Police also said owners to take extra precautions.
Devon and Cornwall Police said: "We take all matters of animal theft seriously and we appreciate the distress and heartache that dog thefts cause."
SW Tories sign letter on Manchester Covid restrictions
BBC South West
MPs from across the greater South West, including Devon, Cornwall, Somerset and Wiltshire, were among 20 Tories who over the weekend wrote to urge Greater Manchester's mayor to "engage" with the government's coronavirus restrictions, which prompted anger from some of their own colleagues.
Ministers said Greater Manchester needs to be in the top tier of restrictions, but local leaders said they wanted better financial support before they agree to being moved up to the top tier of rules.
Local elected mayor Andy Burnham said he wanted the government to re-introduce the 80% furlough scheme used previously in the pandemic to support the low paid affected by tier three closures.
Four Conservative MPs for the region said the from the 20 MPs letter was unhelpful.
Meanwhile, further delays to the decision on Greater Manchester's Covid restrictions would "put people's lives at risk", the communities secretary has said.
Robert Jenrick said he hoped he could reach an agreement with the region's MPs, and Mr Burnham, on Monday.
Talks are due to continue later after a weekend of discussions.
The South West MPs who signed the letter included -
University students banned from mixing for another week
Local Democracy Reporting Service
A ban on University of Exeter students mixing with other households has been extended for a further seven days in a bid to tackle the spread of coronavirus.
The latest statistics from Devon County Council showed there were 262 positive cases in Exeter up to 14 October, with Public Health England confirming more than 70% of these were linked to the university.
The university said it remained in a "fragile position" and was "steadfast" in its commitment to fight the virus.
Registrar and secretary Mike Shore-Nye added it would need to see "a clear trend" before lifting the restrictions.
Dr Virginia Pearson, Director of Public Health for Devon, said new cases in the community showed the virus was spreading among the non-student population, and urged the city's residents to be "extra vigilant" in following public health advice.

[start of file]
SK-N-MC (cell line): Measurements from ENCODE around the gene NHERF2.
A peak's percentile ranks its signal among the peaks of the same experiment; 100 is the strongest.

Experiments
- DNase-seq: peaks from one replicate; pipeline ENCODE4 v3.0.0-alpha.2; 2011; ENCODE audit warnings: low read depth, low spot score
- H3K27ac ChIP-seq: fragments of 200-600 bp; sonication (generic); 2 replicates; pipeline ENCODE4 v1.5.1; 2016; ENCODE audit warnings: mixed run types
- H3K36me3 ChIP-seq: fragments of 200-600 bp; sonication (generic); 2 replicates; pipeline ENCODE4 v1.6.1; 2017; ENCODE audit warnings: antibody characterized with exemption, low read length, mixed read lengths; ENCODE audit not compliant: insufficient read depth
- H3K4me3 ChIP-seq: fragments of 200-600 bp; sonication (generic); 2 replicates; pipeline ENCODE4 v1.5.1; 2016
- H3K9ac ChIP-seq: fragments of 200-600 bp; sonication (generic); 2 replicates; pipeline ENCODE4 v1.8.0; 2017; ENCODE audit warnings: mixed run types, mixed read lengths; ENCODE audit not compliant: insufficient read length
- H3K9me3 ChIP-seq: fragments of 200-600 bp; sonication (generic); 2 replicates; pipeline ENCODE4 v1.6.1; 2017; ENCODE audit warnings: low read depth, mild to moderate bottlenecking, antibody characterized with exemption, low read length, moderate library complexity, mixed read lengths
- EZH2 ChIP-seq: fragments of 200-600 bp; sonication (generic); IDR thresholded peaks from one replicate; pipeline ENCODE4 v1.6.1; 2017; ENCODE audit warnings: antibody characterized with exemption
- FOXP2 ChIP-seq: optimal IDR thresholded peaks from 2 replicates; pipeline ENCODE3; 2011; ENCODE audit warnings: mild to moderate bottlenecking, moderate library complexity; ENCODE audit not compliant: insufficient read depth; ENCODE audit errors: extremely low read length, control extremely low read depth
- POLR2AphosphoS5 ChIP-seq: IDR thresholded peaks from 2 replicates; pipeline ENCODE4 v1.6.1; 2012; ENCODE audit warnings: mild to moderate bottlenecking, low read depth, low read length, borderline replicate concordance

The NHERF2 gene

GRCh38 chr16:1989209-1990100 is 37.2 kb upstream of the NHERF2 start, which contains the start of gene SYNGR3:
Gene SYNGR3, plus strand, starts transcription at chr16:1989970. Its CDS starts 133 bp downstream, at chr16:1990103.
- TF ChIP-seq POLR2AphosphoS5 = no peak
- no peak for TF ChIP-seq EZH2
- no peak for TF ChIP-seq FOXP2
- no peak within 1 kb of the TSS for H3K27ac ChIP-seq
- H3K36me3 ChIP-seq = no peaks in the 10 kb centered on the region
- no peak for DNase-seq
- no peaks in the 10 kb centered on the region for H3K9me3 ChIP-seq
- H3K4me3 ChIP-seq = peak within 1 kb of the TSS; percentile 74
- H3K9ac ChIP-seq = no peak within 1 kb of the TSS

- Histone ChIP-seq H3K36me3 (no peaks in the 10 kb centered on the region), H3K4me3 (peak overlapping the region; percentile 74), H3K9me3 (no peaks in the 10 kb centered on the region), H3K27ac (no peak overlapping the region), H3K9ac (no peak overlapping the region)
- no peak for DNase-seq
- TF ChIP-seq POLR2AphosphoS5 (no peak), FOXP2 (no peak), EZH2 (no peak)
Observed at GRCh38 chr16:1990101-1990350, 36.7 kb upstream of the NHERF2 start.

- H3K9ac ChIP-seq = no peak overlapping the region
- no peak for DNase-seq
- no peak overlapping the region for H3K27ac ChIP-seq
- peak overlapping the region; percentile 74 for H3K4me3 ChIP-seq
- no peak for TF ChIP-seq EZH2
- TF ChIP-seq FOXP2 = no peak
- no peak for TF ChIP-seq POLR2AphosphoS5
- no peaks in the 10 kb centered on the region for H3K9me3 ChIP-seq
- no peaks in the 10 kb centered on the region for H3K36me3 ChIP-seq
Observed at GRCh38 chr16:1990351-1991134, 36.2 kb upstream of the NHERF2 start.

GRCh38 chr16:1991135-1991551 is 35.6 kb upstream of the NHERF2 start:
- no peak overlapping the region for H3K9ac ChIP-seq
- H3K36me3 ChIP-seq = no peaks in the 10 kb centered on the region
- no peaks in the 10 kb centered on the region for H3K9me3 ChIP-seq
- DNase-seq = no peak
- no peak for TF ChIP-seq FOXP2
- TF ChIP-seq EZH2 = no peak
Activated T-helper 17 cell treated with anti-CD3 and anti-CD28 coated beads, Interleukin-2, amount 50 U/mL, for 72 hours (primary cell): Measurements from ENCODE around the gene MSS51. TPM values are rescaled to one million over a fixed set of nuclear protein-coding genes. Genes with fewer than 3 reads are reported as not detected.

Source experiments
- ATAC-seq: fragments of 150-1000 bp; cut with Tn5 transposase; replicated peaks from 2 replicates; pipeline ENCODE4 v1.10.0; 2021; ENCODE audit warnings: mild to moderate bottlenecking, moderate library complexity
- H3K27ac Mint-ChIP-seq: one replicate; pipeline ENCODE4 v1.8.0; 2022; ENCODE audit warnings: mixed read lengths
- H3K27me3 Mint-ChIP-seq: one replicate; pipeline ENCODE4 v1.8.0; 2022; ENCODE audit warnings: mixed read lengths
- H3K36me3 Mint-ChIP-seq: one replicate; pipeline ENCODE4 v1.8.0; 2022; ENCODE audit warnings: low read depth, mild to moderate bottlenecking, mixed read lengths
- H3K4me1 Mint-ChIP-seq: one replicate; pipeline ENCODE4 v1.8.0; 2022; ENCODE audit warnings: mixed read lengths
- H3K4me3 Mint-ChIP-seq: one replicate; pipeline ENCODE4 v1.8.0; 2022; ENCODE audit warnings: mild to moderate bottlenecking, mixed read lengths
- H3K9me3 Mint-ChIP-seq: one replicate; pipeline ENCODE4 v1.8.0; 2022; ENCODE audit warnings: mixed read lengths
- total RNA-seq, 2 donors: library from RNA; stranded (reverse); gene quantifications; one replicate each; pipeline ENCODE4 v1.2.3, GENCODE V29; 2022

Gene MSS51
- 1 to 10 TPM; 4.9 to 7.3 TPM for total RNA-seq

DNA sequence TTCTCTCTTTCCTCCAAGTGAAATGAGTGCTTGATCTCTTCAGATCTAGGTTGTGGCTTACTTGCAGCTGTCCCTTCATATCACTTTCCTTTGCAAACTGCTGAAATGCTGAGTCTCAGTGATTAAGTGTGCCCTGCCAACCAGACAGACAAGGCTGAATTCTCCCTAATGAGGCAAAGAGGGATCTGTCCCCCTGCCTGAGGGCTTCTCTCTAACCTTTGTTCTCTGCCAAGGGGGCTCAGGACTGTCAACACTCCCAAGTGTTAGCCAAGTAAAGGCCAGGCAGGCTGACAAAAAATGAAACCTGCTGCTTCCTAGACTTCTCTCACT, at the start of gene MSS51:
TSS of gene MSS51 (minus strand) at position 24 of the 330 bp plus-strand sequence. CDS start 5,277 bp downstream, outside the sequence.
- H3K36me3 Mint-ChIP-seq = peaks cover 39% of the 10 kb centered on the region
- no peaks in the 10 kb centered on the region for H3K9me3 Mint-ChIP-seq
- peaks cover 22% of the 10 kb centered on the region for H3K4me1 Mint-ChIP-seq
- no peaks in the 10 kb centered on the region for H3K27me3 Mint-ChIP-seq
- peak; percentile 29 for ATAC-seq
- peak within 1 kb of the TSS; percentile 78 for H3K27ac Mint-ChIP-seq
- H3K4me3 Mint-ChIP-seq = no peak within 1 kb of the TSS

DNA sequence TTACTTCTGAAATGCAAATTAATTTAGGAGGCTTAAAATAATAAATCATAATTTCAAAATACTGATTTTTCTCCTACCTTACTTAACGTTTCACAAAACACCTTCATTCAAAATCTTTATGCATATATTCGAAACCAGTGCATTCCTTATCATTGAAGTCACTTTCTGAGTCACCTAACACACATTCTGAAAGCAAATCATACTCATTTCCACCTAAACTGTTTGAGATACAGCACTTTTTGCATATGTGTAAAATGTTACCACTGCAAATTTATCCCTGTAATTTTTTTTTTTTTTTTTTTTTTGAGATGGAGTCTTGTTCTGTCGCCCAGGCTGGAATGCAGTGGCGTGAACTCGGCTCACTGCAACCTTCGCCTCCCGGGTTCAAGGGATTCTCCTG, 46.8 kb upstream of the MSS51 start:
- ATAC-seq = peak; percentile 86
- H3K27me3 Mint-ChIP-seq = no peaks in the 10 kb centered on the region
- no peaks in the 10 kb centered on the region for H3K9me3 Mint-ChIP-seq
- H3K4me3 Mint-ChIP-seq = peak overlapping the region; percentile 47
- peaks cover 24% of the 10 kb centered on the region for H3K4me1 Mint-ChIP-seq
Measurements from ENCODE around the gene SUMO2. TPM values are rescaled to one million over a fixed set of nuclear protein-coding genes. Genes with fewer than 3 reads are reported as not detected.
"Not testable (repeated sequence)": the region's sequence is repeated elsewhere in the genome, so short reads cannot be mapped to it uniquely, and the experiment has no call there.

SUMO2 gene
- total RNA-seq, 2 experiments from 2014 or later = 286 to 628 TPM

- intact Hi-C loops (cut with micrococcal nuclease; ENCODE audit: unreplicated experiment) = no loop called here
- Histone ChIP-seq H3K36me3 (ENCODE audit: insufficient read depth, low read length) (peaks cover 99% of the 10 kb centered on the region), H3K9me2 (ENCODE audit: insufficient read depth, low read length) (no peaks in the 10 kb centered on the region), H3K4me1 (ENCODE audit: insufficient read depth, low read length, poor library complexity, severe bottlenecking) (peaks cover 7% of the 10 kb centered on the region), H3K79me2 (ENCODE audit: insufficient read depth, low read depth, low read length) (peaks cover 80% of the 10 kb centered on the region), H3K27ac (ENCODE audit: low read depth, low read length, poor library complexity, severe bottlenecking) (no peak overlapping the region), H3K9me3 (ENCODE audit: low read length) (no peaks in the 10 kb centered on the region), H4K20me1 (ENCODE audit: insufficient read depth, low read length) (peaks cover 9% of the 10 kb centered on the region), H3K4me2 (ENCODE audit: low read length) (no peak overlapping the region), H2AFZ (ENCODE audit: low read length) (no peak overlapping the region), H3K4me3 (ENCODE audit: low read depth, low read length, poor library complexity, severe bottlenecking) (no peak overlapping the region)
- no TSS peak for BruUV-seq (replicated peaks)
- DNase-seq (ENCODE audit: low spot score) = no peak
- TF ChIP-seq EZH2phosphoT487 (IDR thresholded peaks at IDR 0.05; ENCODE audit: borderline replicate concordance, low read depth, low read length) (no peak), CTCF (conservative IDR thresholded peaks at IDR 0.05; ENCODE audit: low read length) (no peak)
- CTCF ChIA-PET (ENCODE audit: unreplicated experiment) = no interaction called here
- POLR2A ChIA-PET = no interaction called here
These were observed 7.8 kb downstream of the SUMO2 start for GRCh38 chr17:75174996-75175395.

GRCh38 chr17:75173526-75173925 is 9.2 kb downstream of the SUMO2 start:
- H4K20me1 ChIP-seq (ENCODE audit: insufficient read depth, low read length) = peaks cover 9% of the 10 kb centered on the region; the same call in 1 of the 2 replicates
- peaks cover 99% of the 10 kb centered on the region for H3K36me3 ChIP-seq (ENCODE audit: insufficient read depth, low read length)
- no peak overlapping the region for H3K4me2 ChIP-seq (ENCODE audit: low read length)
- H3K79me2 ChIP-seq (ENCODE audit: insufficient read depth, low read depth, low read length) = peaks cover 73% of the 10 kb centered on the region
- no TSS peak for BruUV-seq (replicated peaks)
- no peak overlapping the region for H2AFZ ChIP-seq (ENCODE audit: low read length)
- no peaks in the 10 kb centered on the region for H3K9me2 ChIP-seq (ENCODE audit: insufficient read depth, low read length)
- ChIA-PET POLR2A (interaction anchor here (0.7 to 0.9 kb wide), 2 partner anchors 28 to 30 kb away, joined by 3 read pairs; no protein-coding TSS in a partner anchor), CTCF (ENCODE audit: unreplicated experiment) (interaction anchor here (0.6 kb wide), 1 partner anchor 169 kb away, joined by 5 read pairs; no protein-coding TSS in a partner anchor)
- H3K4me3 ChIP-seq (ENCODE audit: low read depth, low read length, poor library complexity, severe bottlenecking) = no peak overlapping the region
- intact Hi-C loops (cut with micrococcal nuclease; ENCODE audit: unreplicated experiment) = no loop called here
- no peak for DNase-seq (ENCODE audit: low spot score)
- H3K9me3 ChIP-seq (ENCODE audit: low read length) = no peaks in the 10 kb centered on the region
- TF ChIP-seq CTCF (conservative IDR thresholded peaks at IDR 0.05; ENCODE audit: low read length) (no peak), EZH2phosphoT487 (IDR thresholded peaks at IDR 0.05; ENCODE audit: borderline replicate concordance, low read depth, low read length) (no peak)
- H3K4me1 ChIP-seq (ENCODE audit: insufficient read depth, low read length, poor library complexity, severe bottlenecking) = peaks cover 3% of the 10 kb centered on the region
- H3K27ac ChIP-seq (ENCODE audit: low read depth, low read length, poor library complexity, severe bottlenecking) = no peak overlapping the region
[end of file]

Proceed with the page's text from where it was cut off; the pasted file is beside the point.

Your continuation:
Plymouth Tory leader defended by colleagues
Local Democracy Reporting Service
Senior members of the city council’s Conservative group have spoken out in support of the leadership after a series of resignations.
But in a statement on Thursday, two senior members strongly backed leader Nick Kelly, who replaced Councillor Bowyer in March.
The statement from current deputy leader Patrick Nicholson and former leader Vivien Pengelly described the resignations and criticism as “very disappointing”.
They deny allegations about the behaviour of senior members of the group, say those who have left have been unable to accept the democratic change in leadership, and praise the “energetic” approach of Councillor Kelly in holding the city council’s ruling Labour group to account.
Thursday’s statement said the resignations and comments were “very disappointing when they are all supposed to believe in team work and democracy in order to represent their respective local communities and the wider city of Plymouth".
More than 70 historic landmarks across the wider South West have been added to Historic England's annual 'Heritage at Risk' register.
The 2020 register identifies sites of historic importance that could be lost forever as a result of neglect, decay or inappropriate development.
Historic England has crested a map which shows the at risk sites.
It says 53 historic buildings in the region have been saved thanks to work it carried out.
Helland Bridge spanning over the River Camel, built in the 15th Century is just one of the 71 landmarks to have been added to the list this year.